Sharing the Wealth – Tax Free Ways to Gift to Children

By Caleb Arringdale

If you have children or grandchildren, there are good reasons for choosing to pass along some of your wealth during your lifetime rather than leaving it all as an inheritance. It can reduce your estate taxes, help your loved ones at a time when they need it most, and it’s highly gratifying. At the same time, you want to be sure your gift doesn’t create unnecessary tax liabilities for either yourself or the recipients.

If you’re interested in sharing the wealth while you’re around to see people enjoy it, here are a few basic ideas and guidelines to follow for gifting money to your children tax free.

Maximize Annual Gift Exemption

In 2022 the annual gift exemption went up to $16K, so you can give a gift up to that amount without any reporting requirements or tax consequences. It’s a per person limit, so if you have an adult child who is married, you can give $16K to them and $16K to their spouse. If they have three children, you can also give $16K to each grandchild.

Specialized Gifting

Federal regulations provide an unlimited exemption to pay for someone’s education or medical expenses. If you have a granddaughter who is going to college or plans to go to medical school, you could pay all or part of her tuition without any tax consequences. If your grandson has medical expenses that aren’t covered by insurance, you are free to pay those without worrying about gift tax implications.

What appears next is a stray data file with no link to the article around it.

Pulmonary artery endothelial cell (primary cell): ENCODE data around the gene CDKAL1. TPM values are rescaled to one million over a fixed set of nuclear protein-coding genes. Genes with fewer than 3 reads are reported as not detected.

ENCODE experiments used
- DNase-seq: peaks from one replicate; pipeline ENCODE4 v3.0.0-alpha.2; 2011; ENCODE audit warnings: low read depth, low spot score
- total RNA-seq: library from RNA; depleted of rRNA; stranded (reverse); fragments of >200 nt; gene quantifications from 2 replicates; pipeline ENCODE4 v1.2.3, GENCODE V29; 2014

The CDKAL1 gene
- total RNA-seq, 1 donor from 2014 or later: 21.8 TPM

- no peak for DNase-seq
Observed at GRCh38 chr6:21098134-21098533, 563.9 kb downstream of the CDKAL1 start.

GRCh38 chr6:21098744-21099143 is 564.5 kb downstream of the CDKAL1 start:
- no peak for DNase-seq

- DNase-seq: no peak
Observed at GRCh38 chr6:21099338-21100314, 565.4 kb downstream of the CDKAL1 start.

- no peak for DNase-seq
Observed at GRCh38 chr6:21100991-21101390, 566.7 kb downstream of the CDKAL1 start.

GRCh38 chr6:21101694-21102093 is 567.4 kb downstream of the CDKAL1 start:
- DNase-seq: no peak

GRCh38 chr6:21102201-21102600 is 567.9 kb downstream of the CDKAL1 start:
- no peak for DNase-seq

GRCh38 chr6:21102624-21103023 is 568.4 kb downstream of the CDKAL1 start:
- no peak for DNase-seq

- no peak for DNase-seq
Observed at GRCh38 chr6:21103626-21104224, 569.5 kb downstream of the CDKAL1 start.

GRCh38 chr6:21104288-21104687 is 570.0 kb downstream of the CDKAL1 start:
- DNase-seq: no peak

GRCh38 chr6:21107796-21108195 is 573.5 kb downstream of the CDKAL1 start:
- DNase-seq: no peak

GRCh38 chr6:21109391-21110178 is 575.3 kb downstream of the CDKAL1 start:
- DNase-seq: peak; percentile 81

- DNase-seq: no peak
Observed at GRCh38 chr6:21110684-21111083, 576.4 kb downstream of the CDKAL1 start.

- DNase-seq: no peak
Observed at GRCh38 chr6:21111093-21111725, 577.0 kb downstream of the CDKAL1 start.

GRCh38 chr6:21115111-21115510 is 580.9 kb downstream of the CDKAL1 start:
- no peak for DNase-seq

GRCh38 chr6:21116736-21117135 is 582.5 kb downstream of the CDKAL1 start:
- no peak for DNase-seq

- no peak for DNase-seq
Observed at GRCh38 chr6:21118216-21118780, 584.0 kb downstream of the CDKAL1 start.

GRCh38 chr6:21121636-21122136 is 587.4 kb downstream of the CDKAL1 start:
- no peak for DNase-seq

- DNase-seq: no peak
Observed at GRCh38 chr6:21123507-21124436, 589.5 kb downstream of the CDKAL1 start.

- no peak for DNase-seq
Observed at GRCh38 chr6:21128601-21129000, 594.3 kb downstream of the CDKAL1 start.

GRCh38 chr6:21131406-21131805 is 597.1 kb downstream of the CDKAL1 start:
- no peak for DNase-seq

Superfund a 529 Plan

A 529 plan is a tax-advantaged savings plan for education. It’s typically for college savings but it can be used for some tuition costs from kindergarten to graduate school. If your grandchild has a 529 plan, you can contribute up to the maximum annual gift exemption – currently $16K – but you also have the option to “super-fund” it. The tax code allows you to contribute up to five years of the maximum gift exemption in a single year. With the current annual limit at $16K, you could superfund a 529 plan with a one-time $80K contribution, which is a powerful way to jump start a college savings plan. You can only superfund the plan once every five years and you’ll need to fill out a gift tax return since you’re exceeding the annual gift tax exemption amount, but there are no tax liabilities.

Lifetime Exemption/Exclusion

The lifetime exemption is the amount of cash or property the government permits you to give away over the course of your life without having to pay a gift tax. The current lifetime limit is around $12M for an individual and $24M per couple. This means you can exceed the annual gift exemption of $16K and there are no tax penalties up to the $12M/$24M lifetime limits. The only requirement is to fill out a gift tax return each time your gift to an individual exceeds $16K per year. Keep in mind, the dollar amount for the lifetime exemption is set by Congress so it can change. It’s currently scheduled to drop down to $6M in 2026, but that’s four years from now and a lot could happen. Your financial advisor should know the correct exemption amount and help you plan accordingly.

If you have questions or would like to discuss strategies to eventually transfer wealth, contact The Planning Center today. We’re dedicated fiduciaries ready to help you create a plan that achieves your goals on your timeline.

Caleb Arringdale is a Tax Advisor in the Quad Cities office of The Planning Center, a fee-only financial planning and wealth management firm.

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